For the first time, customers can't — or won't — pay their cloud software bills, which could forever change the once-reliable subscription model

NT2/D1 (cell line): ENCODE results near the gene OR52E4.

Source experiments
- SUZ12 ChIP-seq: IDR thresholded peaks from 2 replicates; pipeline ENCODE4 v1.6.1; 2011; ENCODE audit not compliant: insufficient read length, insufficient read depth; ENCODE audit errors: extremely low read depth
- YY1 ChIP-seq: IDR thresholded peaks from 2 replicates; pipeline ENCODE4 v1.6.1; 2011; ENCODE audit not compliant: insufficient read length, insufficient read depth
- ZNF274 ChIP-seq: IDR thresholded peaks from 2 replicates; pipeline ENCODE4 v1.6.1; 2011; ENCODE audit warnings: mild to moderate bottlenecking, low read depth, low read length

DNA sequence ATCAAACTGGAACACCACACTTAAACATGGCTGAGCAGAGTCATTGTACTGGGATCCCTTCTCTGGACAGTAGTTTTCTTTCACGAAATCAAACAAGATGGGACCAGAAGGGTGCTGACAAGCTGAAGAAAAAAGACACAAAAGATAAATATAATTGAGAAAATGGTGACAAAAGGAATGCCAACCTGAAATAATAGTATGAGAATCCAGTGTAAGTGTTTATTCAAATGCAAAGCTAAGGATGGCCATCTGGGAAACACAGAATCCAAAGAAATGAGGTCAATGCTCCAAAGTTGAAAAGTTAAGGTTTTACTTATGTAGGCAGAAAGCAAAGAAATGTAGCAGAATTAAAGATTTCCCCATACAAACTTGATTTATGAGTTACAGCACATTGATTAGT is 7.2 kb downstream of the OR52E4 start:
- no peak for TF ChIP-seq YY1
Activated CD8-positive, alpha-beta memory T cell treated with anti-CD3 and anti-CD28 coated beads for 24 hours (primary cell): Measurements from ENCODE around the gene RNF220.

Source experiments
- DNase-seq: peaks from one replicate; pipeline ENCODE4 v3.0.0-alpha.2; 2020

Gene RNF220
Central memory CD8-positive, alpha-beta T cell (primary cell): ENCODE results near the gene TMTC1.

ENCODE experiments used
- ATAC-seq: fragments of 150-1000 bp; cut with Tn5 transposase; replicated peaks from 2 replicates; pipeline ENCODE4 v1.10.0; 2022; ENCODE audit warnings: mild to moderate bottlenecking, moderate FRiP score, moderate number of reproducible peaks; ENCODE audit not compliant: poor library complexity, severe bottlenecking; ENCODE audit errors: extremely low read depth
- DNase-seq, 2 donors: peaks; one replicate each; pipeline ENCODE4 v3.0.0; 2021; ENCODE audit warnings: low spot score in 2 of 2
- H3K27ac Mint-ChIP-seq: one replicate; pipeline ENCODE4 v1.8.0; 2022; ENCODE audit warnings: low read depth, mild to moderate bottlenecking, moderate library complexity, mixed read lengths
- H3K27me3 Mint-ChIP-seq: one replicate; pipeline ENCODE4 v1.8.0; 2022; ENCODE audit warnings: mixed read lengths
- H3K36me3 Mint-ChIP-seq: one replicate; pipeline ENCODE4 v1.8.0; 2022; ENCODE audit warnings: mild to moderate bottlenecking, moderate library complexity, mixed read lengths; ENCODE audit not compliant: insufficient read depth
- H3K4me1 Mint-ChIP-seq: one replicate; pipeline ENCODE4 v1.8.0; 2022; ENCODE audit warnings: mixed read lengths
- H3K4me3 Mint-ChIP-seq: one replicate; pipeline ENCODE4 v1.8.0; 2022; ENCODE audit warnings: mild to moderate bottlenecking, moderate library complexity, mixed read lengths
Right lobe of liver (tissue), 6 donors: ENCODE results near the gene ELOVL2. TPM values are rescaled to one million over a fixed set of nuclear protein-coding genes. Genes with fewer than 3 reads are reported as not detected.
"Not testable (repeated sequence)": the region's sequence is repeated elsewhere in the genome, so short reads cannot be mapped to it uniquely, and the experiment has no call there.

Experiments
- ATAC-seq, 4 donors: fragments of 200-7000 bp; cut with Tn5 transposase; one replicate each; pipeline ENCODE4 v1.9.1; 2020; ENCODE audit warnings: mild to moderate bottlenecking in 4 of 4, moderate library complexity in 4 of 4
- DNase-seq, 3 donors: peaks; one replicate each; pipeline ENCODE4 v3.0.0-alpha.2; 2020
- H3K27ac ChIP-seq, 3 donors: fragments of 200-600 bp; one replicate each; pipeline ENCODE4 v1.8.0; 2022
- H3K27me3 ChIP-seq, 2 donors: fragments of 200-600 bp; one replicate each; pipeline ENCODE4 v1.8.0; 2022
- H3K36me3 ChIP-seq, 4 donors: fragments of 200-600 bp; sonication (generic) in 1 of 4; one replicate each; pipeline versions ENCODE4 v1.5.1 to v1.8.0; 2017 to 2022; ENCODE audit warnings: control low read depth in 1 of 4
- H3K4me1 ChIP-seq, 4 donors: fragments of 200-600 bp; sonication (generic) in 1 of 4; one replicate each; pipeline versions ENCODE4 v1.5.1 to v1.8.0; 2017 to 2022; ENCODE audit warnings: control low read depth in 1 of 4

Cloud software companies like Salesforce or Okta, rely on a subscription business model, one that typically...Cloud software companies like Salesforce or Okta, rely on a subscription business model, one that typically bills per user/per month, an approach that's become the envy of the tech industry because it creates a steady flow of revenue. Cloud software companies have even been considered to be all but immune to economic downturns because their customers rely on software to run their businesses. But the COVID-19 pandemic is different. Customers in hammered industries simply can't pay their bills. Others have been forced to reduce their IT budgets and want to pay less for their cloud software, analysts say. Customers are going to their cloud software vendors asking for new payment terms. This could forever alter the once ultra-stable subscription business model, predicts Gavin Baker, founder of the hedge fund Atreides Management. Visit Business Insider's homepage for more stories. "Spoke to the CEO of a large private software company. The CFO of one of the largest airlines called him to ask for extended payment terms on a $250k bill. 250k," tweeted Gavin Baker, founder of the hedge fund Atreides Management, who is also well-known for his time managing Fidelity's OTC fund. Baker explained to Business Insider that the situation shocked him because that airline has a multi-billion dollar IT budget. If the CFO was renegotiating this relatively small $250,000 bill, many other software vendors must be fielding similar calls from their customers big and small, thanks to the economic crisis brought on by the COVID-19 pandemic. "I would suspect that every software vendor in the world who services anyone in the travel industry or the leisure industry is getting calls like that," he said. The pandemic has hammered industries including travel, hospitality, restaurants, sports and other events, gambling, as well as the suppliers that support them, including oil companies. All of those companies spend a lot on cloud software from vendors like Salesforce, Okta, ServiceNow, Workday, Zendesk and startups, powering their customer management systems, loyalty programs, and accounting. The problem is that amid the uncertainty caused by the pandemic, many of those companies can't — or simply won't — pay those cloud bills. Until the economy is back up to speed and their revenue returns, they're looking for ways to cut expenses and stretch their cash. Some of those companies won't make it, and will close their doors for good. "One thing we can all agree on is, if a business goes away, it's not going to pay its software bills," Baker said. But it's not just the companies in danger of going under that are rethinking their software bills — it's every company, he contends, and it's the top issue on the software industry's collective mind. The situation inspired Baker to pen an essay which argued that for the first time since the beginning of the cloud revolution, many cloud software companies, also known as software-as-a-service (SaaS) vendors, may not be getting paid by a lot of customers, whether or not they're under a contract. "Software payment terms will change significantly as a result of this recession. I suspect that fewer customers will pay cash up front and that we will see payment terms lengthen significantly," he argued in his essay. IT departments are desperately trying to trim costs because many of them are dealing with shrinking budgets and mandates to conserve cash. Some surveys estimate that IT budgets will decline by 5% this year, SiliconAngle reports. And with purse strings suddenly tighter, customers need ways to cut expenses. For the first time, they are looking at software vendors for that help. That's why Baker received an outpouring of response from his tweet and article, he told Business Insider, including the story of how one IT pro, after reading, called his vendors and told Baker that an hour's worth of phone calls helped him reduce his bills by 30%. A first for most cloud software vendors Historically, SaaS vendors were typically the first to get paid, even in a slowdown, because a company can't run its business without its software tools. That's why cloud software companies are traditionally considered to be all but immune to economic downturns. This has allowed SaaS vendors to have a different and far less flexible business model than infrastructure cloud platforms like Amazon Web Services or Google Cloud. Infrastructure cloud companies tend to bill like a utility company — customers receive a monthly bill for how much they actually used their cloud services. By contrast, software-as-a-service companies tend to bill on a subscription basis, typically charging per user, per month. Smaller organizations often have the flexibility to pay month-to-month, while larger companies sign annual or multi-year contracts with their cloud software vendors. This subscription billing model makes SaaS a fixed monthly cost, which doesn't expand or contract with usage. And that's "less customer-friendly from a cashflow perspective" compared to the Amazon clouds of the world, Baker says. Baker argues that this economic crisis will be the tipping point, forcing vendors to modify their contracts if they want to keep any customers at all. "Software contracts will be adjusted to reflect lower utilization rates and fewer seats," he says. From bravado to warnings Baker isn't the only one noticing that SaaS vendors are not being paid in full by all their clients anymore. Wall Street equity analysts have also been warning their clients that change is coming to the cloud software world. "Our survey work, channel conversations and macro data all point to a very difficult software spending period over the next several months," Morgan Stanley analyst Keith Weiss wrote in an April research note on the software industry entitled "Looking through the Valley of Darkness." Weiss writes that the talk consuming the software industry these days is "companies asking for pricing concessions, aggressively cutting user bases or not paying for subscriptions outright." He says the "durability" of the subscription model is being tested. Pat Walravens at JMP Securities, another long-time software equities analyst, has a similar warning in his research note of April 20th. While he's more upbeat that many SaaS companies are in a position of strength, he writes, "depressed billings are likely to persist for 4-5 quarters. We base this on what happened in the last recession, where it took 4-5 quarters for billings growth of the SaaS companies of that era." He adds: "IT budgets, once reduced, are not likely to snap right back as enterprises may want to make sure they are in a better spot before loosening the pursestrings." In fact, the top story on CIO Magazine last week was "6 tips for renegotiating service contracts" which was chock full of advice for tech executives who are facing cash shortages thanks to the COVID-19 pandemic. The vendors react We are already seeing even the most stable SaaS vendors getting their wake-up calls from this changing dynamic. At first, the SaaS industry felt safe because of their recurring revenue model. The king of that world, Salesforce founder and CEO Marc Benioff, said in late February after reporting a solid earnings that coronavirus wouldn't likely have a major impact on Salesforce's business. He said then that "93% of our revenue is deferred, so that just gives us tremendous visibility into the future." But just few days later as the economy began to shut down, its formal quarterly report to the SEC was littered with warnings about how its business could be impacted, including if its customers slashed their IT budgets. Such examples are all over the SaaS industry. For instance, at its April investor conference, Okta's CFO, Bill Losch, said a similar thing: "Our highly recurring business model enables a high degree of predictability and allows us to maintain confidence in our revenue outlook for the first quarter and fiscal year 2021, which we are reaffirming. We do, however, expect some near-term billings headwinds as customers adjust to the current business environment. " As Baker concludes, "At the end of the day, there is no such thing as truly recurring revenue." Are you a software sales professional at Salesforce or another SaaS company with insight to share? Contact Julie Bort via email at firstname.lastname@example.org or on encrypted chat app Signal at (970) 430-6112 (no PR inquiries, please). Open DMs on Twitter @Julie188. Now read: These former Cisco star engineers now run a $700 million startup. Their two keys to surviving a recession: be good to suppliers and cut spending elsewhere. Tech CEOs say they plan to scale back on real estate for offices now that they know everyone can work from home, and it's not good news for WeWork In a rare YouTube video, Larry Ellison raves about Zoom, saying it has forever changed how Oracle — and all businesses — will work Join the conversation about this story » NOW WATCH: Why electric planes haven't taken off yet